Football: In Italy, the spotlights will be turned on for less time


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SoccerIn Italy, the spotlights will be on for less time

Serie A is taking a first step to give “a virtuous example in a difficult moment of energy crisis”, explained its boss Lorenzo Casini, announcing measures.

At the Stadio Olimpico in Rome, a first step took place last year with the installation of LEDs in all spaces, for a saving in consumption estimated at 30%.

At the Stadio Olimpico in Rome, a first step took place last year with the installation of LEDs in all spaces, for a saving in consumption estimated at 30%.

AFP

Turning on stadium floodlights for less time, essential even during matches in broad daylight: in Italy, football is also called upon to control its energy consumption in the face of the risk of shortages this winter and climate issues.

It is only a “first step”, to set “a virtuous example in a difficult moment of energy crisis”, admitted the boss of Serie A, Lorenzo Casini, announcing measures aimed at reducing by 25% the duration of lighting in stadiums.

Since last weekend, the floodlights must be on for a maximum of four hours, in all and for all. For daytime matches (until 6 p.m.), full lighting is only required one hour before kick-off, compared to 90 minutes previously, the duration still in effect for the 8:45 p.m. matches.

Doing without projectors during the day is not envisaged: perfect and uniform luminosity is necessary for TV broadcasters as well as for the operation of technologies such as video assistance (VAR) or the Goal Line, making it possible to tell whether a ball has crossed the goal line, underlines the League.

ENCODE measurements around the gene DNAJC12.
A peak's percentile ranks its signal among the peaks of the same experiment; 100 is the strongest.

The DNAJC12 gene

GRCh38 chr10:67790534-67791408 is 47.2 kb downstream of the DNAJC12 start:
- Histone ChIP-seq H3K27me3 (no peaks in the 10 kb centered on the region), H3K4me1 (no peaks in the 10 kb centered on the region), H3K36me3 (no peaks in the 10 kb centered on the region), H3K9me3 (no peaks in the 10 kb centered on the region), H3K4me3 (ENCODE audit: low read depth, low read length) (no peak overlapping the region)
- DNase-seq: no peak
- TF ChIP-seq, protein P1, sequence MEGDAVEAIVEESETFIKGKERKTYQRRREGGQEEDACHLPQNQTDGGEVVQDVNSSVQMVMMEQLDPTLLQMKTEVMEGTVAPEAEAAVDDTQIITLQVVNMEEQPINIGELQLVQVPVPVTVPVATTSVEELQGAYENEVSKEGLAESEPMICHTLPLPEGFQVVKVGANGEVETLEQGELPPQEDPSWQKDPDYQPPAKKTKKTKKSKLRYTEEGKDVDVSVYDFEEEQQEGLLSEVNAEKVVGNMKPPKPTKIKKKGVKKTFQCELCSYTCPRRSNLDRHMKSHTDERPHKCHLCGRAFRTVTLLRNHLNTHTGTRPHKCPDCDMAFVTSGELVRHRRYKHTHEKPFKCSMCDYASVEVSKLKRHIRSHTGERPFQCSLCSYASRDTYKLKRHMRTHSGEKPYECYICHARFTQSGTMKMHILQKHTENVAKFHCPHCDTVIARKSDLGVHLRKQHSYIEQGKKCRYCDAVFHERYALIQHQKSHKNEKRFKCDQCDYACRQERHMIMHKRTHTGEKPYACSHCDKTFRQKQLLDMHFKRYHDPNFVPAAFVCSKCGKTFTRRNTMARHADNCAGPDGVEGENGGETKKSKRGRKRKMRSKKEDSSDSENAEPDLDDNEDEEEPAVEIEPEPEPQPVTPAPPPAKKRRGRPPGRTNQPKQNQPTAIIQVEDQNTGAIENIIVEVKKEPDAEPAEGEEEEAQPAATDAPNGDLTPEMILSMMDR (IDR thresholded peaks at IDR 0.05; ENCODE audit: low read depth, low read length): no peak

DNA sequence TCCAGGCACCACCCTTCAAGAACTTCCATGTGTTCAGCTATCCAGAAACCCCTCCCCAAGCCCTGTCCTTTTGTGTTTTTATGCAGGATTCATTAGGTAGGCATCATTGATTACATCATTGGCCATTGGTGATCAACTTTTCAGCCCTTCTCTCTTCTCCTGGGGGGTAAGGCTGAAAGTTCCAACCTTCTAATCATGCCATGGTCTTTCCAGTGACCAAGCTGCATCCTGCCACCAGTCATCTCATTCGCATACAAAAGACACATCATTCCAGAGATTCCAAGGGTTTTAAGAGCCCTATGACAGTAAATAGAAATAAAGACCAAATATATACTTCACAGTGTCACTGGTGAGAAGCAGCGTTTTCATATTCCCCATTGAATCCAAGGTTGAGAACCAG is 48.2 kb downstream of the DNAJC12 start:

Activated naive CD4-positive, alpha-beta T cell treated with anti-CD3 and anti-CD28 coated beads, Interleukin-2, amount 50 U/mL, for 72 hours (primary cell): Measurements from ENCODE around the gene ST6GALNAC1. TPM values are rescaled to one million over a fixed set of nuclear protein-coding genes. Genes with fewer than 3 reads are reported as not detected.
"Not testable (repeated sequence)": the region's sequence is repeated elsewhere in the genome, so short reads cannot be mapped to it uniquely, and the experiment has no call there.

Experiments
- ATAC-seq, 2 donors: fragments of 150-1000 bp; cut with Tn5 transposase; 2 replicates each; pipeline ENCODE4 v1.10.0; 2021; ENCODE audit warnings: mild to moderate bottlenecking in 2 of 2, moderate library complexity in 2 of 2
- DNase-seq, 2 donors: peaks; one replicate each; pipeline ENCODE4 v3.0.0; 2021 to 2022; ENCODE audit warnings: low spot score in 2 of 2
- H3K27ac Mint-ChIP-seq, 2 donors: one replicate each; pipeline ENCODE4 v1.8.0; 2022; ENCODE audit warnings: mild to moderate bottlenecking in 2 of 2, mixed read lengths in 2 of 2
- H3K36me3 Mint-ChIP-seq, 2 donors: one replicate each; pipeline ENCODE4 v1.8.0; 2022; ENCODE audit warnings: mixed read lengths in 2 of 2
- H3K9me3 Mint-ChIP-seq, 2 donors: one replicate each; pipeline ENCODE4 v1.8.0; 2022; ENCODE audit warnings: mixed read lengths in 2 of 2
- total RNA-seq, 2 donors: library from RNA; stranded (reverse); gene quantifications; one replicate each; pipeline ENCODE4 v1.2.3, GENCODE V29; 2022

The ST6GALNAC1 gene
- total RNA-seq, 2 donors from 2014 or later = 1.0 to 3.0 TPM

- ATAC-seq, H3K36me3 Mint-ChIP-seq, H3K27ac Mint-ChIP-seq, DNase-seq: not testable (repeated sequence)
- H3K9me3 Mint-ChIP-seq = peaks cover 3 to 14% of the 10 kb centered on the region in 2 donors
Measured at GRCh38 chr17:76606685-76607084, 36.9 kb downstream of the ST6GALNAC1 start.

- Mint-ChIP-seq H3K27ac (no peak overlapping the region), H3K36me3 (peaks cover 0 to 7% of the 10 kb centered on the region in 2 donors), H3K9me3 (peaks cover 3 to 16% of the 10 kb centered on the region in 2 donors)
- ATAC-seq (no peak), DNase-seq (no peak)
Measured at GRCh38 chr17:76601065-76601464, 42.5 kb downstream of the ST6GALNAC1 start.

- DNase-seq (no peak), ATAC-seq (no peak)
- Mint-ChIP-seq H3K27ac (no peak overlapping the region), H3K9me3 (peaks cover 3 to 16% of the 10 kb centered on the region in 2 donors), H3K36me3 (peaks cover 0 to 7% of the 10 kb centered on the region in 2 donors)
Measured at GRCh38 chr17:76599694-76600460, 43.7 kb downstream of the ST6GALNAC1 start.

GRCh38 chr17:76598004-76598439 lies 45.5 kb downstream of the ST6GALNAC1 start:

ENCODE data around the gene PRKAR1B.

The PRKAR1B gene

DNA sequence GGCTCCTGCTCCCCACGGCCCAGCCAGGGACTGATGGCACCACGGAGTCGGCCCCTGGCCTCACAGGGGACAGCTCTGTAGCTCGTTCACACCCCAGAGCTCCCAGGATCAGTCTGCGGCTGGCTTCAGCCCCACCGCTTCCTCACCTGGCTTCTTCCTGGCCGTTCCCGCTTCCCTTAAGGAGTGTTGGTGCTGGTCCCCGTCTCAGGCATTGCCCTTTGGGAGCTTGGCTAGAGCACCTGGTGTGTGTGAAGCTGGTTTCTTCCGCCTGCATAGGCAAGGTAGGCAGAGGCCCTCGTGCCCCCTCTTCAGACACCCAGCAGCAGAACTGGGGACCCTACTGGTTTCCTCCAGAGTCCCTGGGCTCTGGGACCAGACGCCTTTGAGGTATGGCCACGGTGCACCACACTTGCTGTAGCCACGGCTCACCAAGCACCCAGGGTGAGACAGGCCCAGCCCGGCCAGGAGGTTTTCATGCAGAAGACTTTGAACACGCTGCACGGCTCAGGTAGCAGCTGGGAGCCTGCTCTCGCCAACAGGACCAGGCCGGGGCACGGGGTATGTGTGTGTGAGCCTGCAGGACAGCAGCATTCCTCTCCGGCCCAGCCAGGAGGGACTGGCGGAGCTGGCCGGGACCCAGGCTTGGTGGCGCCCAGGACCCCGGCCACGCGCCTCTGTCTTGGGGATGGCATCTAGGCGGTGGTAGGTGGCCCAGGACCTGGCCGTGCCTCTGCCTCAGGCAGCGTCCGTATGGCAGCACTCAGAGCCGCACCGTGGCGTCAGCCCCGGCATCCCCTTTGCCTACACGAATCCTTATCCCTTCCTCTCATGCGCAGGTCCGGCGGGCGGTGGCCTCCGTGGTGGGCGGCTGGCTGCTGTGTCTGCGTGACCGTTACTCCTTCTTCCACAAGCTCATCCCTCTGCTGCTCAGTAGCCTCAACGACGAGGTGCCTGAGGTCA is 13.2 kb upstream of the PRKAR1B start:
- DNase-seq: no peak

This “first step” echoes others in Germany (Bayern has limited the outdoor lighting of its stadium) and the debates in France on the possible abolition of night matches or, after the joke of the “sailing tank” from PSG coach Christophe Galtier on team travel.

lower the bill

The announcement of Serie A is part of the cost-cutting measures adopted in Italy, notably providing for a reduction in heating this winter (lowered temperature in buildings, shorter daily heating period and duration).

Beyond the energy emergency, the League ensures that it is engaged in a more global reflection on the energy sobriety of the stadiums: a working group is in place and must examine the stadiums of the championship one by one.

In the short term, the handful of speakers not yet equipped with LED lighting will soon be. In the longer term, the idea is to encourage the installation of photovoltaic panels and heating systems of renewable origin. With a real economic interest for Italian clubs bloodless after the coronavirus pandemic. Because even if the stadiums are public for the most part, « it is the clubs who pay the bills », we recall within the League.

« Awareness in the world of football is increasing on environmental issues, » says Tiberio Daddi, researcher at the Institute of Management at the Sainte-Anne de Pisa School, specialist in environmental and sport issues.

« And the impact of a football match is real, it makes sense to look at what can be done, » adds this expert, who works in particular with Juventus on the impact of the club’s activities.

Energy-efficient LED technologies

According to his work, based on data from Betis Sevilla, a match generates greenhouse gas emissions equivalent to the CO2 that some 2,400 trees can absorb in a year. If a club has little leeway on subjects such as the movement of supporters, a major item of emissions for sporting events, it “has more” with regard to energy consumption at the stadium, observes this researcher.

Beyond match lighting, daylight-simulating lamp systems to stimulate turf growth are another important source of savings, he says: « They are widely used, but there are also less energy-consuming LED technologies,” recalls the researcher.

At the Stadio Olimpico in Rome, an enclosure managed by the public body Sport e Salute, another “first step” took place last year with the installation of LEDs in all spaces, for an estimated gain in consumption of 30% .

« But it’s a long journey (…) On all sports facilities in Italy, we have to think about how to work in this period which will become very complicated, especially in October and November », indicates Diego Nepi Molineris, director general of this organization responsible for promoting sport in the country.

(AFP)



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